The intention of oral rehabilitation in patients with mandibular defects is an early prosthetic treatment with maximum possible functionality and high accuracy. The present study describes a new computer-aided technique for mandibular reconstruction using a free vascularized iliac flap and simultaneous insertion of dental implants into the flap while it is still pedicled at the donor site. Based on preoperative computerized tomography data of the facial skeleton and the iliac crest donor site, a surgical guide transferred the virtual plan including information on the transplant dimensions and shape as well as the position of the dental implants into real-time surgery. Using postoperative computerized tomography scans, the actual situation were compared with the preoperative simulation. A mean difference of 0.75 mm (SD ± 0.72) for the flap shape and 0.70 mm (SD ± 0.44) for the implant position analysis was determined. A calculation of the closest point distance showed a surface deviation of <2 mm for the shape analysis in 93.3% of the values and <1 mm for implant position in 75.2% of the values. The mean angular deviation was 3.65°. Virtual surgical planning is a suitable method for mandibular reconstruction with vascularized iliac crest flaps and simultaneous implant surgery. It can be used to restore the anatomy of the mandible with a high accuracy and can help to shorten subsequent dental rehabilitation.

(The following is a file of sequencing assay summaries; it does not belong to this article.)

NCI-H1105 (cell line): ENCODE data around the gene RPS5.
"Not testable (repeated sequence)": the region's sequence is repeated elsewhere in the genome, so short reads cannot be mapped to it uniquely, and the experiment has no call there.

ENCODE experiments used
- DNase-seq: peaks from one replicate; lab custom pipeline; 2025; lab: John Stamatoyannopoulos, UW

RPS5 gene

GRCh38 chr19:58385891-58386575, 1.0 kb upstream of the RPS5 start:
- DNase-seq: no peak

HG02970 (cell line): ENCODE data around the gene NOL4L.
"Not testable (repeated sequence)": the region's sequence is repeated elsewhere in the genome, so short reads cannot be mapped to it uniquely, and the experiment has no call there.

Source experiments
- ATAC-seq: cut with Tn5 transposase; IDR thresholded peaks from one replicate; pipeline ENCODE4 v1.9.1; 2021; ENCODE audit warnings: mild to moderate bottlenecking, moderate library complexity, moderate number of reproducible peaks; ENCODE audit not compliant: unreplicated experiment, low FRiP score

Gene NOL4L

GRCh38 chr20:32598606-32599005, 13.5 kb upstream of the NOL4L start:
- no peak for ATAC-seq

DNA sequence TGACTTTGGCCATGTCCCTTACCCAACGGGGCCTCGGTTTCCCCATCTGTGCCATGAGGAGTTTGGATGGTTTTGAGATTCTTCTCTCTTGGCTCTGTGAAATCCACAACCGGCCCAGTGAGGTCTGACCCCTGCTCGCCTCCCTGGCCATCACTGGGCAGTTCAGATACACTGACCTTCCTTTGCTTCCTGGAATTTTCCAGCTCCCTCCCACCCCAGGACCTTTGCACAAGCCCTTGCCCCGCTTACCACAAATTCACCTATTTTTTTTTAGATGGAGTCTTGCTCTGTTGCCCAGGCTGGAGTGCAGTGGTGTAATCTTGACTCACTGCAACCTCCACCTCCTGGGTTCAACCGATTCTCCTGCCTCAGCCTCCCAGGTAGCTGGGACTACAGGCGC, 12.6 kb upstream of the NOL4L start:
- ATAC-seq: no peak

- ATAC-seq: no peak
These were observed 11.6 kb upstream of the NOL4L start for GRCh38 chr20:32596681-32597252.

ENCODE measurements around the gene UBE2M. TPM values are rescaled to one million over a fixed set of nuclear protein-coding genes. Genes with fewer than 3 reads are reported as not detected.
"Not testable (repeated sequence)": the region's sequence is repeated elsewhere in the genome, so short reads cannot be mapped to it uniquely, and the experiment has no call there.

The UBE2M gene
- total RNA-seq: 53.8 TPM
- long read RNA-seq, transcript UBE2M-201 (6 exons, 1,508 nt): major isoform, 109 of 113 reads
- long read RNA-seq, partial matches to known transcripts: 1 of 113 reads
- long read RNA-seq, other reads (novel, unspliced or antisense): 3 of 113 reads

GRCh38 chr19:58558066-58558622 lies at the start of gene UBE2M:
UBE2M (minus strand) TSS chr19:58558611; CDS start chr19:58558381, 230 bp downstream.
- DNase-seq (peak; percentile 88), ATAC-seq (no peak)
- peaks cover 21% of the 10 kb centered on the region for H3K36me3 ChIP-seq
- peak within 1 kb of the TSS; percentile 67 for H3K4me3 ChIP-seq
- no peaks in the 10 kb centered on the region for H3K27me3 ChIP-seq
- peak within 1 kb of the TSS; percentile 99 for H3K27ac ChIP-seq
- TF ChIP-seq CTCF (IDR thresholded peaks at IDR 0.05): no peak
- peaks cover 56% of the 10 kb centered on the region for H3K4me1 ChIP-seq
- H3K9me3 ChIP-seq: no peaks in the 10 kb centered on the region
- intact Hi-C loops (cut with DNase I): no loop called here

Introduction

Extensive jawbone defects that are a result of severe atrophy, trauma, or tumor resection can lead to significant facial deformities. Some of the deformities include oral dysfunction and bad facial esthetics. The reconstruction of the jaw is, therefore, one of the most demanding procedures in maxillofacial surgery.1,2  The purpose is to achieve the maximum possible functionality, which requires the restoration of masticatory function, speech skills, and esthetics. In this context, microsurgical techniques have made it possible to design different types of composite flaps for 3-dimensional reconstructions based on skin, muscle, and bone. These are particularly useful after tumor ablation. Revascularized free flaps such as the iliac crest flap, fibula flap, radial forearm flap, and scapula flap have been proposed for reconstructive procedures. Here, we will discuss the iliac crest flap, which is characterized by a large volume of well-vascularized bone with a huge number of stem cells. The compact cortex of this flap allows for good plate fixation and a high primary stability of dental enossal implants after insertion.3 

Three-dimensional modeling assisted by computerized tomography has been an ideal method of obtaining information for reconstructive surgery, especially for explantation of the flap with subsequent transplantation into the defect. Translation of the digital computerized tomography (CT) data and the 3-D software simulation to the operative field and the donor region provides a detailed and precise analysis of these regions from all aspects. It serves as a diagnostic tool to plan the size, shape, and exact placement of the bone flap,4  which may be of significant clinical benefit.